Affectionately known as a “green” folder, Koval is referring to his last order of business on most days, which is to actually assess positive feedback. He reviews all of the COMPLIMENTS that have come to MPD’s attention through correspondence, phone calls, walk-in’s, emails, and our web site. He clearly notes that most policing does never makes an episode of ‘COPS’ but there are plenty of stories that will warm hearts and give hope (to all observers) that one officer can make a difference. He cited three positive stories in his blog and noted, “I had to say a prayer of thanksgiving for officers who viewed servicing… call(s) as an honor and a privilege.” Read that again, a modern police leader saying a prayer of thanksgiving for officers who viewed their SERVICE to be an honor and a privilege! Wow!—makes me want to sign up and try it all over again!
The most poignant story started as a dreaded ‘Internal Affairs’ complaint. A citizen alleged that an officer was seen using an official vehicle (a marked squad) to take his kids out for dinner. A fact-finding process started and, by assessing facts (not finding fault) Koval learned that the MPD was sent to an address involving a man yelling and banging on the complainant’s door.
Upon arrival, the officers could not calm him down, the man persisted in erratic behavior, and was ultimately placed under arrest (disorderly conduct). Given the fact that one of the officer’s recalled the man screaming about getting back to his children, this same officer decided to do some follow-up. The officer located an address and went to check on whether there were children at this location and conduct what we refer to as a “welfare” check. When the officer arrived, he saw two children locked out of the house (ages 5 and 7) and their mother did not respond to repeated knocks on the door.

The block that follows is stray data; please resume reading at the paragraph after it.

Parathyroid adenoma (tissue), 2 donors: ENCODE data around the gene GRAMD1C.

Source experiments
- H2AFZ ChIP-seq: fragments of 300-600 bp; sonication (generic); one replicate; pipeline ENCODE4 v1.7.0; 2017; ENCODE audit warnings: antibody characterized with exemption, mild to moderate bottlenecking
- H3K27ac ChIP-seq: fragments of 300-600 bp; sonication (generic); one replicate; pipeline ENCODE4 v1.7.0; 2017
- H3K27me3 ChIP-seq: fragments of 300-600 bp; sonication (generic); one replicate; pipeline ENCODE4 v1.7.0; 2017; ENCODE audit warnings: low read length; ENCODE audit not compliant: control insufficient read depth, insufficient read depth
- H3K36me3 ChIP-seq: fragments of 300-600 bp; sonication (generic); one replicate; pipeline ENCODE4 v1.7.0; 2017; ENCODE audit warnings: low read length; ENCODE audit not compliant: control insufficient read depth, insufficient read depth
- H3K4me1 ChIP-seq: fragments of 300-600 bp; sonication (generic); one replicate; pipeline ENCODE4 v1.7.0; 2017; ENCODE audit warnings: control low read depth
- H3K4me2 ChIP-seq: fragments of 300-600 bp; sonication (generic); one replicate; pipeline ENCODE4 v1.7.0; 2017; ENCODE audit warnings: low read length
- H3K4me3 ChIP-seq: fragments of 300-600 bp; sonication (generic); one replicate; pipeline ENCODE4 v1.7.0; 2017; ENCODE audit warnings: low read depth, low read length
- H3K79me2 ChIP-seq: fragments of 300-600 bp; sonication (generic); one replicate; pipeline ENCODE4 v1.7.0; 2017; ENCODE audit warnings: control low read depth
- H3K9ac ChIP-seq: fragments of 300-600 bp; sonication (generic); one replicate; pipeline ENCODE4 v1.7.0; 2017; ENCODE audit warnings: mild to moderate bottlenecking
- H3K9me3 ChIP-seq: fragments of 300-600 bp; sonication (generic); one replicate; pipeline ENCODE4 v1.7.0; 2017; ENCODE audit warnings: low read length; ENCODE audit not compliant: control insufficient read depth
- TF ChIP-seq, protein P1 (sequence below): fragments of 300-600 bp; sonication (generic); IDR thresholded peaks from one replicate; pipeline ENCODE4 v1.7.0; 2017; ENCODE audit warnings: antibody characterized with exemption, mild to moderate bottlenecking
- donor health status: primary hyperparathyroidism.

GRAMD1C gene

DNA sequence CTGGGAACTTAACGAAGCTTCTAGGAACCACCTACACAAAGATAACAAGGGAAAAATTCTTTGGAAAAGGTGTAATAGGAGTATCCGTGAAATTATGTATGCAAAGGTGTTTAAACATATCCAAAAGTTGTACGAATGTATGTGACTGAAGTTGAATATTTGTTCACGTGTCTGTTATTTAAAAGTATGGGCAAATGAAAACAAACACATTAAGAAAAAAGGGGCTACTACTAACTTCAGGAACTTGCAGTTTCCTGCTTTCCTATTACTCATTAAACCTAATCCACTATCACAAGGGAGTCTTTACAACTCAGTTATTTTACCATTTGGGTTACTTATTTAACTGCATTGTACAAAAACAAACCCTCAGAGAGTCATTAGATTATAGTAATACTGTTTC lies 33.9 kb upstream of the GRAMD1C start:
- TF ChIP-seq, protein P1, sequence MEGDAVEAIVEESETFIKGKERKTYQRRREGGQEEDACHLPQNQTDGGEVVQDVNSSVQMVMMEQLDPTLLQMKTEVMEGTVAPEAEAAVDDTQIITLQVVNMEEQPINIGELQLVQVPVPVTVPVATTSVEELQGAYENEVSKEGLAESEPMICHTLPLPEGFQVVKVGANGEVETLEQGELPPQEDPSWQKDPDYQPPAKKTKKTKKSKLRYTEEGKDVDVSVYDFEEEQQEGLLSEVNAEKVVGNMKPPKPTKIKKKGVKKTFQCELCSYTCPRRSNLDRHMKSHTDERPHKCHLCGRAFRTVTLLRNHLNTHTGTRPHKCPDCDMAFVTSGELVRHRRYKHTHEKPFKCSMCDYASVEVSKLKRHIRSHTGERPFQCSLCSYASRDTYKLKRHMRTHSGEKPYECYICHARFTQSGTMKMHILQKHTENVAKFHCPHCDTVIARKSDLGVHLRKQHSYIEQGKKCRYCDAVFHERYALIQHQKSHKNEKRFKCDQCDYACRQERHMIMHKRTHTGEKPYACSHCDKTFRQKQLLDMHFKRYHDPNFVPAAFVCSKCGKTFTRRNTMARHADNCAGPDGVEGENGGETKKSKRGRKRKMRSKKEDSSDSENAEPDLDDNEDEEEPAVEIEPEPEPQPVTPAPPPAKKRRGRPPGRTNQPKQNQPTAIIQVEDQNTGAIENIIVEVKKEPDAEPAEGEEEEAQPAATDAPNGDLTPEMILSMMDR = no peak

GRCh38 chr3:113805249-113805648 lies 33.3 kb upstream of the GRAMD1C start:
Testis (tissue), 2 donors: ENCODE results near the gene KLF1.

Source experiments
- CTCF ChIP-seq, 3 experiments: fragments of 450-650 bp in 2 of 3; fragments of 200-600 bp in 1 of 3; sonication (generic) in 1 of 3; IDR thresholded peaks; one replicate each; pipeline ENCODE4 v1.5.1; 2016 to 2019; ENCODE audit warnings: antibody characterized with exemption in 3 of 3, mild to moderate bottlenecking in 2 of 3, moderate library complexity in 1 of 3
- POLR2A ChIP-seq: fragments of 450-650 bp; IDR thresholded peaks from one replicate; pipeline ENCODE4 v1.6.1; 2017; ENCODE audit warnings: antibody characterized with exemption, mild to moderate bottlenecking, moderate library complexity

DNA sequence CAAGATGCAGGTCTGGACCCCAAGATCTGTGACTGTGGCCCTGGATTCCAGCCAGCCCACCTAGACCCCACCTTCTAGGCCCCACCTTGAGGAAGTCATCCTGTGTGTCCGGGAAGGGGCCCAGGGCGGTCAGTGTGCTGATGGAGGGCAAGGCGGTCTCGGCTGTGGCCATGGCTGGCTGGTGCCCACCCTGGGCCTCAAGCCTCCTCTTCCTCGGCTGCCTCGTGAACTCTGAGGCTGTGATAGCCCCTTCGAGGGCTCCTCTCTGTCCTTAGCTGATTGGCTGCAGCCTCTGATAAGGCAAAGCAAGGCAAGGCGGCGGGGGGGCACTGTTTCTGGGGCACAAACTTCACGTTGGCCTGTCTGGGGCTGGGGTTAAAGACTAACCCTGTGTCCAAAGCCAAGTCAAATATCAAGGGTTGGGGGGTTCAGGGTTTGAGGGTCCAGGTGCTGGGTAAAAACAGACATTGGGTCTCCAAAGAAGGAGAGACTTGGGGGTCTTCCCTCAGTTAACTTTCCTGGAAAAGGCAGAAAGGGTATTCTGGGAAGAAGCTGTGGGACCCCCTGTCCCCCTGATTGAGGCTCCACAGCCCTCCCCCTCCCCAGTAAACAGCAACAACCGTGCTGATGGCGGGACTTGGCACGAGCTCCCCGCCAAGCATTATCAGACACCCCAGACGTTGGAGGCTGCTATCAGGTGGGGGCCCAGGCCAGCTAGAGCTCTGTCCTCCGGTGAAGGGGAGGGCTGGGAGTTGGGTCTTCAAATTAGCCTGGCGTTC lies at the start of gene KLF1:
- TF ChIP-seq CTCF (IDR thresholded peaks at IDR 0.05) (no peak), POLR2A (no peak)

Keys were obtained from management to check the welfare of the mother. Mom was not inside and was eventually located elsewhere, evaluated, and conveyed to detox. The officer now had to notify child protective services to secure a temporary placement for the two kids. This can take quite a bit of time and eventually someone driving from Milwaukee would accept responsibility for the kids. But it was getting late and the officer, a dad with kids himself, knew full well that the children on this call were hungry. So, as you probably surmised, the officer loaded the kids into his squad, drove them to a fast food restaurant, and bought them dinner! Give me “complaints” like this all day!
Does the LVMPD focus more on catching cops screwing up than doing the good work that is done? The general public probably doesn’t believe this, but many of us can attest to this fact! Sure there are Galas such as Best of the Badge and commendation ceremonies, but cronyism plays a big part in who gets recognized. The double standards abound! Bottom line… next time you see kids in a police car going through McDonald’s drive-thru, please don’t assume it is a ‘bad’ cop taking the family out for a ‘free’ dinner. You are more likely to be seeing a display of genuine ‘heart’ and compassion — which is why many of us selected this career in the first place!
Norm Jahn served with the LVMPD for over 21 years and achieved the rank of lieutenant. He also served as a police chief in Wisconsin for over three years. Jahn has been a university professor and also taught in the criminal justice program at the College of Southern Nevada for over a decade.